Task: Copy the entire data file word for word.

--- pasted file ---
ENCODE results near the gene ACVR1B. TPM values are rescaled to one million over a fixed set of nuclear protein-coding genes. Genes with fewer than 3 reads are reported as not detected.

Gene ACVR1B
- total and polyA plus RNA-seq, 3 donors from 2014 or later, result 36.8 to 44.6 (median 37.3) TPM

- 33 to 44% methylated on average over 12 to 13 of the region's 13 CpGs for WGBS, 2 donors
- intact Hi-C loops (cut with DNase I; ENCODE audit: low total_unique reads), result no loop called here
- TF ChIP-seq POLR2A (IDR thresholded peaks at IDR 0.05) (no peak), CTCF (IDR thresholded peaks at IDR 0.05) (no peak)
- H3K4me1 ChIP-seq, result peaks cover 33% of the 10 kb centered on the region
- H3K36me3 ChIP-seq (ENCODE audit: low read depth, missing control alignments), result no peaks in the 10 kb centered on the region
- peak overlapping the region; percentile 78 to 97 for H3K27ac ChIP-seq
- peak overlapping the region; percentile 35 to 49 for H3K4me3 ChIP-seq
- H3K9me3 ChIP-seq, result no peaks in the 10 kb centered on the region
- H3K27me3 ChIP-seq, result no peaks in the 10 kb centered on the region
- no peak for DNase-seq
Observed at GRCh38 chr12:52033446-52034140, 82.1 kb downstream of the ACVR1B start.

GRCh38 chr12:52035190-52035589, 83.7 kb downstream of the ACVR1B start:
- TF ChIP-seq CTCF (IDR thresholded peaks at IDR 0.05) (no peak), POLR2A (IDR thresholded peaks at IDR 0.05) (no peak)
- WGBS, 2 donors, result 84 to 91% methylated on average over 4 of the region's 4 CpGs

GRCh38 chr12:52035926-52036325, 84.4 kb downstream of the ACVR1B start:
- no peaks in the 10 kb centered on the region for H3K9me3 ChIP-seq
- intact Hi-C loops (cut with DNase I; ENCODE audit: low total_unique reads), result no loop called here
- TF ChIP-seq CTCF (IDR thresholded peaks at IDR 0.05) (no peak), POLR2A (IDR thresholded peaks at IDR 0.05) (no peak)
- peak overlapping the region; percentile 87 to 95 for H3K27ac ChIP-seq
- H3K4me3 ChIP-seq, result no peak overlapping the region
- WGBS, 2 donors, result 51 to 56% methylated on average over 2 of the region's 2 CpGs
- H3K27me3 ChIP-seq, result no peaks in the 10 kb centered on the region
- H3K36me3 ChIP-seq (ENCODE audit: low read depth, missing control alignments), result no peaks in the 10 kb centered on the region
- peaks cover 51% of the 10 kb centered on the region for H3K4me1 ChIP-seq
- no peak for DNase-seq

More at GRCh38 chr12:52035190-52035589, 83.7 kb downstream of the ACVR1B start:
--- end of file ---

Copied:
ENCODE results near the gene ACVR1B. TPM values are rescaled to one million over a fixed set of nuclear protein-coding genes. Genes with fewer than 3 reads are reported as not detected.

Gene ACVR1B
- total and polyA plus RNA-seq, 3 donors from 2014 or later, result 36.8 to 44.6 (median 37.3) TPM

- 33 to 44% methylated on average over 12 to 13 of the region's 13 CpGs for WGBS, 2 donors
- intact Hi-C loops (cut with DNase I; ENCODE audit: low total_unique reads), result no loop called here
- TF ChIP-seq POLR2A (IDR thresholded peaks at IDR 0.05) (no peak), CTCF (IDR thresholded peaks at IDR 0.05) (no peak)
- H3K4me1 ChIP-seq, result peaks cover 33% of the 10 kb centered on the region
- H3K36me3 ChIP-seq (ENCODE audit: low read depth, missing control alignments), result no peaks in the 10 kb centered on the region
- peak overlapping the region; percentile 78 to 97 for H3K27ac ChIP-seq
- peak overlapping the region; percentile 35 to 49 for H3K4me3 ChIP-seq
- H3K9me3 ChIP-seq, result no peaks in the 10 kb centered on the region
- H3K27me3 ChIP-seq, result no peaks in the 10 kb centered on the region
- no peak for DNase-seq
Observed at GRCh38 chr12:52033446-52034140, 82.1 kb downstream of the ACVR1B start.

GRCh38 chr12:52035190-52035589, 83.7 kb downstream of the ACVR1B start:
- TF ChIP-seq CTCF (IDR thresholded peaks at IDR 0.05) (no peak), POLR2A (IDR thresholded peaks at IDR 0.05) (no peak)
- WGBS, 2 donors, result 84 to 91% methylated on average over 4 of the region's 4 CpGs

GRCh38 chr12:52035926-52036325, 84.4 kb downstream of the ACVR1B start:
- no peaks in the 10 kb centered on the region for H3K9me3 ChIP-seq
- intact Hi-C loops (cut with DNase I; ENCODE audit: low total_unique reads), result no loop called here
- TF ChIP-seq CTCF (IDR thresholded peaks at IDR 0.05) (no peak), POLR2A (IDR thresholded peaks at IDR 0.05) (no peak)
- peak overlapping the region; percentile 87 to 95 for H3K27ac ChIP-seq
- H3K4me3 ChIP-seq, result no peak overlapping the region
- WGBS, 2 donors, result 51 to 56% methylated on average over 2 of the region's 2 CpGs
- H3K27me3 ChIP-seq, result no peaks in the 10 kb centered on the region
- H3K36me3 ChIP-seq (ENCODE audit: low read depth, missing control alignments), result no peaks in the 10 kb centered on the region
- peaks cover 51% of the 10 kb centered on the region for H3K4me1 ChIP-seq
- no peak for DNase-seq

More at GRCh38 chr12:52035190-52035589, 83.7 kb downstream of the ACVR1B start: